Commissioner of State Taxation v Cyril Henschke Pty Ltd  HCA 43. 1.12.10. French CJ, Gummow, Hayne, Heydon & Kiefel JJ.
22. The significance of the interplay between the law of contract and the doctrines and remedies of equity was further explained by Lord Millett in Hurst v Bryk  1 AC 185.
His Lordship observed that disputes between partners and the dissolution and winding up of partnerships have always fallen within the jurisdiction of the Court of Chancery, and continued:
"This is because, while partnership is a consensual arrangement based on agreement, it is more than a simple contract, to use the expression of Dixon J in McDonald v Dennys Lascelles Ltd (1933) 48 CLR 457; it is a continuing personal as well as commercial relationship. Neither during the continuance of the relationship nor after its determination has any partner any cause of action at law to recover moneys due to him from his fellow partners.
The amount owing to a partner by his fellow partners is recoverable only by the taking of an account in equity after the partnership has been dissolved: see see Richardson v Bank of England (1838) 4 My. & Cr. 165: Green v Hertzog  1 WLR 1309.
Only the Court of Chancery was equipped with the machinery necessary to enable such an account to be taken, and the basis upon which the account was taken reflected equitable principles. These could be modified by agreement, but they did not find their source in contract."
23. This foundation for the engagement of equitable doctrines and concomitant remedies has given rise to judicial consideration of the nature of the interest conferred by equity upon each partner with respect to partnership assets as they exist from time to time and in advance of a "general" dissolution under the control of a court of equity. ...
24. Any such interest with respect to partnership assets was described by Dixon CJ in Perpetual Executors & Trustees Association of Australia Ltd v FCT [No 2] (1955) 94 CLR 1 at 15 as "a right in respect of assets but ... a right, or a congeries of rights, growing out of the partnership articles".
As Windeyer J indicated in Bolton v FCT  ALR 481 at 485, 491, the right is generally regarded as equitable and is "a fractional interest in a surplus of assets over liabilities on a winding up and in the future profits of the partnership business".
In Canny Gabriel Castle Jackson Advertising Pty Ltd v Volume Sales (Finance) PtL (1974) 131 CLR 321, McTiernan, Menzies and Mason JJ said that the interest of the partner is sui generis.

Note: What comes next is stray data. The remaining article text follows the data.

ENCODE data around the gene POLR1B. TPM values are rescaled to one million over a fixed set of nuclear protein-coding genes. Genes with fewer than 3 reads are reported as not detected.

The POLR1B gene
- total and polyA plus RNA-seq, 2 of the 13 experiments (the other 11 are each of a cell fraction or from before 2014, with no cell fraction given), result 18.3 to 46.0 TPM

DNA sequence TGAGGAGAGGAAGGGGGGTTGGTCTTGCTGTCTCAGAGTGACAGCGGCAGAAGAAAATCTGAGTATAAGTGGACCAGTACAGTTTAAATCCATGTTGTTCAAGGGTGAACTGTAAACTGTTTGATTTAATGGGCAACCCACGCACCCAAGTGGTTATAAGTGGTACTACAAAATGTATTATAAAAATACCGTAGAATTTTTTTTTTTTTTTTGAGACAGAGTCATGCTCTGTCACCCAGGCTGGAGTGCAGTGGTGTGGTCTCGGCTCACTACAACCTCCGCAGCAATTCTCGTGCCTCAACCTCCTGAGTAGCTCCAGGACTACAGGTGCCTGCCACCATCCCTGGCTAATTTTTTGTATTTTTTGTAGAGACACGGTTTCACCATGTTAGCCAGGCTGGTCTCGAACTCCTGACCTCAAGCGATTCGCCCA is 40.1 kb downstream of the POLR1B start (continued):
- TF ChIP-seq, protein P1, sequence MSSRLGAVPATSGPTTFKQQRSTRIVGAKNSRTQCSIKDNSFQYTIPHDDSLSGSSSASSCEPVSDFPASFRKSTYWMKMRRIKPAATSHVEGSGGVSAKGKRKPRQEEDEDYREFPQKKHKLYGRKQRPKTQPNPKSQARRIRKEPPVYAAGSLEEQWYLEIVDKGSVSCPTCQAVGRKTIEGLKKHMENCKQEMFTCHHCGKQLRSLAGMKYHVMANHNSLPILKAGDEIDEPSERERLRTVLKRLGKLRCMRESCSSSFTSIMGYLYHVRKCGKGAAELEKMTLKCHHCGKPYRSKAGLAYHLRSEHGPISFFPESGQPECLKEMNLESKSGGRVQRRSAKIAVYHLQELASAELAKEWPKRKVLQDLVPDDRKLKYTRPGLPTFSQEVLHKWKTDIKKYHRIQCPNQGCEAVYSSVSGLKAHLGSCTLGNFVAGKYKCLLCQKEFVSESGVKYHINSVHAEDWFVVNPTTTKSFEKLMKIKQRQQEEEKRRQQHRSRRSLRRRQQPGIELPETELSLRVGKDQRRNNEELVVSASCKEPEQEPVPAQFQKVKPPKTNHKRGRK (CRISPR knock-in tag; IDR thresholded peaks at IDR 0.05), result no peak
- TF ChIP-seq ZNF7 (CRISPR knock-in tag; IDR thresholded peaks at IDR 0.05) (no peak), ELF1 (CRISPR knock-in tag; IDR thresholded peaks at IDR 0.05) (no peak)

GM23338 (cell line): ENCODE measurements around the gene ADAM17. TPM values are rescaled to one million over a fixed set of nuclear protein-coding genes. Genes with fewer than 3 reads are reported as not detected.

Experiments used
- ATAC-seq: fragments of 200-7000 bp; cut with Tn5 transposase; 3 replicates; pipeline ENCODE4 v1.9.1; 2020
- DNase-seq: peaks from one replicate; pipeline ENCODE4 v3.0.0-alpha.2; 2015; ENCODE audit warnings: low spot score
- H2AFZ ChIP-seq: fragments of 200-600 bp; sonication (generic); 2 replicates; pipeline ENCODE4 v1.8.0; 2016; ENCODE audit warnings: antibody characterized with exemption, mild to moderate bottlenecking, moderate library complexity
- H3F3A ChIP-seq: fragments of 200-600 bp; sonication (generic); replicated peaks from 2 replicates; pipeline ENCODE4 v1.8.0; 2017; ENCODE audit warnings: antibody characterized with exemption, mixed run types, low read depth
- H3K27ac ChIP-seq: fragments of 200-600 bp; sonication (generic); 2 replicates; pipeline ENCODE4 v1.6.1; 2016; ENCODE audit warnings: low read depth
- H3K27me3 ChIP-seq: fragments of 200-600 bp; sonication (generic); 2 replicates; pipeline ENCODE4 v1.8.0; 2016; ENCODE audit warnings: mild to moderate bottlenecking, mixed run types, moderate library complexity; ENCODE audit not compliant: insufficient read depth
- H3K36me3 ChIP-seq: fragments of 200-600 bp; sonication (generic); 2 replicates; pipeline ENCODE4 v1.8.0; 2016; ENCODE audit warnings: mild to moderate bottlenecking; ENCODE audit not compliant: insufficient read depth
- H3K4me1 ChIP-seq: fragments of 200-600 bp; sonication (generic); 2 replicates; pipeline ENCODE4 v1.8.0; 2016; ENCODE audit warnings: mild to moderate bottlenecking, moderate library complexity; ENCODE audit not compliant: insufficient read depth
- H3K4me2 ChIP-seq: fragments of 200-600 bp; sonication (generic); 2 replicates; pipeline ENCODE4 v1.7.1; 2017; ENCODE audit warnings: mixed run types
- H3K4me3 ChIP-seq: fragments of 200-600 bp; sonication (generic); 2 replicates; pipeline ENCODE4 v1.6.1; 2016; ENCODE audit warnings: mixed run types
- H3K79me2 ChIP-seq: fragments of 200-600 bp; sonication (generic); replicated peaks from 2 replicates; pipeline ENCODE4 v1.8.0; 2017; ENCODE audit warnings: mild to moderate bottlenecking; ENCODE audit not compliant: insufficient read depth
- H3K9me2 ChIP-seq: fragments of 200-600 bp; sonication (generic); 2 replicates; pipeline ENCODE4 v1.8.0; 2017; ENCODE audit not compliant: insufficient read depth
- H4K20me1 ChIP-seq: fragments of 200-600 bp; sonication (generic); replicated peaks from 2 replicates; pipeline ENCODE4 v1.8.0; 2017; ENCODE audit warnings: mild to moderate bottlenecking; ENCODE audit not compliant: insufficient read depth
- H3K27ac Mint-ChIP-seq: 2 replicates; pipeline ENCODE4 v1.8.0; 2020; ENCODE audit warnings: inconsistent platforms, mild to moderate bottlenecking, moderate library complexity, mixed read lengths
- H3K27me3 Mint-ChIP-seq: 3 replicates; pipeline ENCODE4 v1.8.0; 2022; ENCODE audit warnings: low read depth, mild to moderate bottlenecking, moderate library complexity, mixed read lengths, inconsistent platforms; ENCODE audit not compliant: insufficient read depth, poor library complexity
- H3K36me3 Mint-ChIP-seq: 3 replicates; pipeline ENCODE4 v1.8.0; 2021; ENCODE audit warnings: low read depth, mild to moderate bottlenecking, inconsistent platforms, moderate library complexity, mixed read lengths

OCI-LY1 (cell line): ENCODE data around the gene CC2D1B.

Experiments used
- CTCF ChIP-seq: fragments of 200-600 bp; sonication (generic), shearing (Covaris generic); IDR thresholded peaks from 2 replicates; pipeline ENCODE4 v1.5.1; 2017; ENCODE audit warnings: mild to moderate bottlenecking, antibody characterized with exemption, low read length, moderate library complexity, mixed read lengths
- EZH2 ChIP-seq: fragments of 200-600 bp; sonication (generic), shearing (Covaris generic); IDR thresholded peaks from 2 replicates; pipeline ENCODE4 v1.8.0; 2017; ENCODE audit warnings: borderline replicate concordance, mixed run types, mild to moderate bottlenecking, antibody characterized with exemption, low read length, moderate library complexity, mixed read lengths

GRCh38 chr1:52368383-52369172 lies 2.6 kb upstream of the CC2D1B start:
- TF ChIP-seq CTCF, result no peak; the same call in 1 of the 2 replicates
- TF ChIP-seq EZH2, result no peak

25. The position here is not sufficiently or accurately expressed merely by use of the term "beneficial interest" any more than when considering the operation of discretionary trusts and unit trusts.
The critical point, putting to one side the prospect of future profits, was explained by Kitto J in Livingston v Commissioner of Stamp Duties (Qld) (1960) 107 CLR 411 at 453. It is that the interest of each partner can be ascertained finally only upon completion of the liquidation and the identification of any surplus share. That reasoning is reflected in the terms of s 39 of the Partnership Act, and exemplifies a proposition expressed by Viscount Radcliffe upon the further appeal in Livingston. His Lordship said:"Equity in fact calls into existence and protects equitable rights and interests in property only where their recognition has been found to be required in order to give effect to its doctrines."
26. The controversy in Canny Gabriel turned on the proposition that, if the equities otherwise are equal, the first of two competing equitable interests prevails, but that, if the first be but a "mere equity" of the kind considered in Latec Investments Ltd v Hotel Terrigal Pty Ltd (In Liquidation) (1965) 113 CLR 265, it may not retain priority over the subsequent equitable interest.
The decision in Canny Gabriel was that the equitable interest of a partner in the assets before winding up was more than a "mere equity" and thus retained priority over a subsequent equitable charge.
That may be accepted but is not decisive of the present appeal, which does not concern the principles of priorities in equity.
27. United Builders Pty Ltd v Mutual Acceptance Ltd (1980) 144 CLR 673 decided that, as Mason J put it, with the agreement of Barwick CJ, Gibbs and Wilson JJ:
".... according to long established principle, a mortgage or charge over a partner's share or interest in the partnership does not vest any interest in the assets of the partnership against the other partners.
What the mortgage or charge does is to confer an entitlement on the holder on dissolution of the partnership in relation to the partner's share of the partnership assets. ...
The vital consideration is that the partner's interest is in truth a chose in action, which, as FCT v Everett (1980) 143 CLR 440 at 446 acknowledged, 'consists of a right to a proportion of the surplus after the realization of the assets and payment of the debts and liabilities of the partnership'.
A mortgage or charge is considered to vest rights over that chose in action but it is not considered to carry any title to the specific assets until dissolution. ...
A fixed charge is appropriate to create a security over a partner's share.
It gives rise to a present security over the chose in action which is the partner's share.
Although it creates no specific interest in the partnership assets until dissolution, this is not because the charge is dormant; it is because the rights conferred by the charge relate to the existing chose in action and that the security over the chose in action confers no entitlement to the assets of the partnership until dissolution."